|New boss: Norimatsu Takashi (right) poses with his jersey after being named head coach of the Viet Nam women's football team. Takashi will work in Viet Nam for two years to improve the quality of women's football as well as train young players. — VNS Photo Quoc Khanh
HA NOI (VNS) — Norimatsu Takashi has officially become the head coach of the Viet Nam national women's football team after a signing ceremony was held yesterday in Ha Noi.
The two-year contract with the Japanese coach was one of activities listed on the football strategy co-operation carried out between the Viet Nam Football Federation (VFF) and the Japan Football Association (JFA).
Takashi's presence in Viet Nam is also a step towards boosting the quality of the women's team, which figures on VFF's agenda for the 2014 to 2018 period.
"The women's team has displayed remarkable achievement recently and received strong support from local fans and state leaders. To start a new chapter in its development, the VFF has invited Norimatsu Takashi to help us," said VFF Chairman Le Hung Dung.
"His main duty will be to strengthen the team, advise and support the VFF to organise a better national tournament, as well as train younger players," Dung pointed out.
Takashi, 46, did not make any promises yesterday, but said he will demonstrate his abilities through what he does in the future.
"I have watched some matches of the team and was impressed with what they did. I also heard that Viet Nam has a team with great potential and I want to convert it to having real power. I want to build up a strong, motivated and vivid squad. I want them to be among Asia's leading teams," said Takashi through an interpreter.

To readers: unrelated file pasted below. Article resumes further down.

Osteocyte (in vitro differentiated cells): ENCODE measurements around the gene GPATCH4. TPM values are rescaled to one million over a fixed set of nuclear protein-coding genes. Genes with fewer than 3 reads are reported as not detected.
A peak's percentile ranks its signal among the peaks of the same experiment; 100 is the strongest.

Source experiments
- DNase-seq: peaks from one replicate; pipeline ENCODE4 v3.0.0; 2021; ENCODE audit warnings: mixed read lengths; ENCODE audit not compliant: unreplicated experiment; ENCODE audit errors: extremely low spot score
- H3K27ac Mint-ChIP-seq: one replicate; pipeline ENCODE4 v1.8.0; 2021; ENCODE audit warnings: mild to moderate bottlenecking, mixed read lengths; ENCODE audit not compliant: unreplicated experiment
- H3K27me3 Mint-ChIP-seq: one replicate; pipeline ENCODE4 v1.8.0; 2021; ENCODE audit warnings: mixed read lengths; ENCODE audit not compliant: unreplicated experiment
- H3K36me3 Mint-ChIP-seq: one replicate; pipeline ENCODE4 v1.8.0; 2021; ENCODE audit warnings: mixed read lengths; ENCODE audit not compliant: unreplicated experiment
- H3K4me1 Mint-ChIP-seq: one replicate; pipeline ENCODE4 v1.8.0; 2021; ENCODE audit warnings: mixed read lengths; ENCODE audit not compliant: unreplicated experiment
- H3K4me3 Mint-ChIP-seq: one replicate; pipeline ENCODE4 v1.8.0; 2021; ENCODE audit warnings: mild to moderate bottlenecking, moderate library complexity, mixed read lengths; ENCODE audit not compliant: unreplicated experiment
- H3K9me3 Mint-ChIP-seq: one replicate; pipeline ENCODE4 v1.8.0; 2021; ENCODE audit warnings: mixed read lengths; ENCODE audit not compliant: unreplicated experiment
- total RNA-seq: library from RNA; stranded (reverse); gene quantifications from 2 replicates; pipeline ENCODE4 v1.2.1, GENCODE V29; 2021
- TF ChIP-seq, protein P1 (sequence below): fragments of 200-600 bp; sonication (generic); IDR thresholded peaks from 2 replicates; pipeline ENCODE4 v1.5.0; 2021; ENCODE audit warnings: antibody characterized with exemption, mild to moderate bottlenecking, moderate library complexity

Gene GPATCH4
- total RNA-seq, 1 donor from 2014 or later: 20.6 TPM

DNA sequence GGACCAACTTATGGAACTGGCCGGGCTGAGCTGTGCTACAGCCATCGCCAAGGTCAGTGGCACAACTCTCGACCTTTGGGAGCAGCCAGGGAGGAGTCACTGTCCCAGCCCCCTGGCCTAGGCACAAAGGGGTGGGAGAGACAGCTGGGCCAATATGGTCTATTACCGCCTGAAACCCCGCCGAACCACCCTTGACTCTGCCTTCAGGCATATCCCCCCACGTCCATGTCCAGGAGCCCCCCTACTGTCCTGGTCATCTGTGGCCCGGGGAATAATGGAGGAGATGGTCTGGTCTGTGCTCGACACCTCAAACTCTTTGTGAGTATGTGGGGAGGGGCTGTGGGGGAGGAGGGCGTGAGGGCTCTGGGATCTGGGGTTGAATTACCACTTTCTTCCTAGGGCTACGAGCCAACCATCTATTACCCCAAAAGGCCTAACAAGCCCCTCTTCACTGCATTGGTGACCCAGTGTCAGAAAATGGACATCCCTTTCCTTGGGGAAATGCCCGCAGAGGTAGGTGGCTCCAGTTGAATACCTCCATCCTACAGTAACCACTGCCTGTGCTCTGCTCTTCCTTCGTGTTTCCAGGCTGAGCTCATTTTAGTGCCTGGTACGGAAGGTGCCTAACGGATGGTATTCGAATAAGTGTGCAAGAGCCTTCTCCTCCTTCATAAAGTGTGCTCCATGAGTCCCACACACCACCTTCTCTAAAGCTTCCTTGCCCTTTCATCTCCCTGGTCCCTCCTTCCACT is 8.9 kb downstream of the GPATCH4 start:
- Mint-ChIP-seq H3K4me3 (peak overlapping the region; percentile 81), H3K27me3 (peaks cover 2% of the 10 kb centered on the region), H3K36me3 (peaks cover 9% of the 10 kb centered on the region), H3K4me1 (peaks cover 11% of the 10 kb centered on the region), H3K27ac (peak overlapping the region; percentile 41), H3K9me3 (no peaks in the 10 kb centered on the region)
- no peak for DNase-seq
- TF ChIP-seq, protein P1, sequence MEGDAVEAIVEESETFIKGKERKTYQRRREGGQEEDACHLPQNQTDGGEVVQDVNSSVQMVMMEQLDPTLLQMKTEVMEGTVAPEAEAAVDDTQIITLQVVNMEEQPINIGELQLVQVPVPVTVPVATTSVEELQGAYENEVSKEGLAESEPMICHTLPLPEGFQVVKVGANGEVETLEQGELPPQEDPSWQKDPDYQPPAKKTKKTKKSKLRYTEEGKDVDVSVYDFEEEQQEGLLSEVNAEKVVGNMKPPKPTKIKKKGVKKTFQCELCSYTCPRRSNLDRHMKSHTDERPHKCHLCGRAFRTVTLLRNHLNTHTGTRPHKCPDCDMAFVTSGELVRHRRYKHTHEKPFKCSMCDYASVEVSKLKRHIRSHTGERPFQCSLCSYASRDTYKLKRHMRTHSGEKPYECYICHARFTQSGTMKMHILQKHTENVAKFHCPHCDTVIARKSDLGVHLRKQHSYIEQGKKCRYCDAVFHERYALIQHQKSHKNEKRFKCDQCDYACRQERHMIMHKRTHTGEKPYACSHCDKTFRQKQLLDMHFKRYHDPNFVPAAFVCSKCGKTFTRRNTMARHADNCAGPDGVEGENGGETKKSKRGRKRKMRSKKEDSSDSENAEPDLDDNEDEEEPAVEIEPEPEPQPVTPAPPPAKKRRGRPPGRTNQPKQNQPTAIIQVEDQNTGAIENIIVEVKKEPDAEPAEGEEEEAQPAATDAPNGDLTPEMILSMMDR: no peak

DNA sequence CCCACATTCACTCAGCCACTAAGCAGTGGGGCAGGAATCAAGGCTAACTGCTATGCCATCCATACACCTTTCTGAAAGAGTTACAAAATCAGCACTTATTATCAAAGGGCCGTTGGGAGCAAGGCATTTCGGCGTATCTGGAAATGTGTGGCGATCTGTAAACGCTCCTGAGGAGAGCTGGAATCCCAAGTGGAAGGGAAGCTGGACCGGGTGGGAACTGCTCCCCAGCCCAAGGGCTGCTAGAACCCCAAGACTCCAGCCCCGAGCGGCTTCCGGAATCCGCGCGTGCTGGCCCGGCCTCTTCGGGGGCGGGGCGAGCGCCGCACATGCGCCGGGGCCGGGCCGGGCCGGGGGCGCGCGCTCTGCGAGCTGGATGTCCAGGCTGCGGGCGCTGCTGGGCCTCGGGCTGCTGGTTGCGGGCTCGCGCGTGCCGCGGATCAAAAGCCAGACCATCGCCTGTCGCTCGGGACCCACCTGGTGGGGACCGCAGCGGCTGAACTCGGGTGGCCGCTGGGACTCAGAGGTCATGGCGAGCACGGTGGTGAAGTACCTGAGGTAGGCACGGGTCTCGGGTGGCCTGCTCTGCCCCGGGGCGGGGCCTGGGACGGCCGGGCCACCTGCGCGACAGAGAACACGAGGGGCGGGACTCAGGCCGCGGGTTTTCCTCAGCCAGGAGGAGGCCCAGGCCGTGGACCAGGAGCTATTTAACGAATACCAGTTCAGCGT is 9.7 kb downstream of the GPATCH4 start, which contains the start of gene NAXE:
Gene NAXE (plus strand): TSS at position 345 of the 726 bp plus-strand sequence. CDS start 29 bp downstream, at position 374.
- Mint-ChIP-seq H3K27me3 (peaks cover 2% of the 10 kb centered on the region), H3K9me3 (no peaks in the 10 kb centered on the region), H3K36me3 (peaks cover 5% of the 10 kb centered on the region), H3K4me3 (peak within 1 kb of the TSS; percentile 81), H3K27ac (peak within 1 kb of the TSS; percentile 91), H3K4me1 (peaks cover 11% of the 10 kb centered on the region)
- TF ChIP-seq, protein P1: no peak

Takashi will start his job today in HCM City, where he will watch the national seven-team championship's first leg at the Thong Nhat Stadium.
At the press briefing, many journalists expressed concern for Takashi's background, considering he has not led a national team or a women's squad before.
"Although, this is the first time I have taken charge as a manager of a women's football team, I will try hard to make it perfect," Takashi said, responding to the concerns.
"This is also the reason that has pushed me to apply for the job. It is a challenge and also a chance for me to show my capacity," he said.
Asked as to what he knows about Viet Nam and when he will take charge of his new position, Takashi said: "Even if I spend a lot of time studying a team, but do not work with them on the field, it will be difficult for me to state anything. Like Dung said, we need to focus not only on getting good results, we also need to work first."
JFA's Vice President Kohzo Tashima was also present at the ceremony and promised to strongly support Takashi.
He said the key to helping Japan women's team succeed at the Germany World Cup 2011 was using the same training method as the men's team. Thus, JFA and VFF will support Takashi in every decision he takes.
Tashima also emphasised that Takashi has collected prestigious certificates for training that have been issued by JFA and the Football Association of England. The coach, who can speak Portuguese, English and German, said his knowledge about women's football training method is self-taught.
Takashi will have several months to implement his plan before he leads the national team at the ASEAN Women's Football Championships in May and then at the Olympics' qualifier in September.
"I will have to check players' skills (during the national championship) first and then work out a detailed playing style and tactics. However, the global trend is a combination of attacking and defending," said Takashi, who played as a striker during his sporting days between 1984 and 1998.
After retirement, Takashi started working as a coach for youth squads at the Gamba Osaka, Vissel Kobe, Tokushima Vortis and Tucano.
He is currently the director of the Ryukyu Academy in Japan. — VNS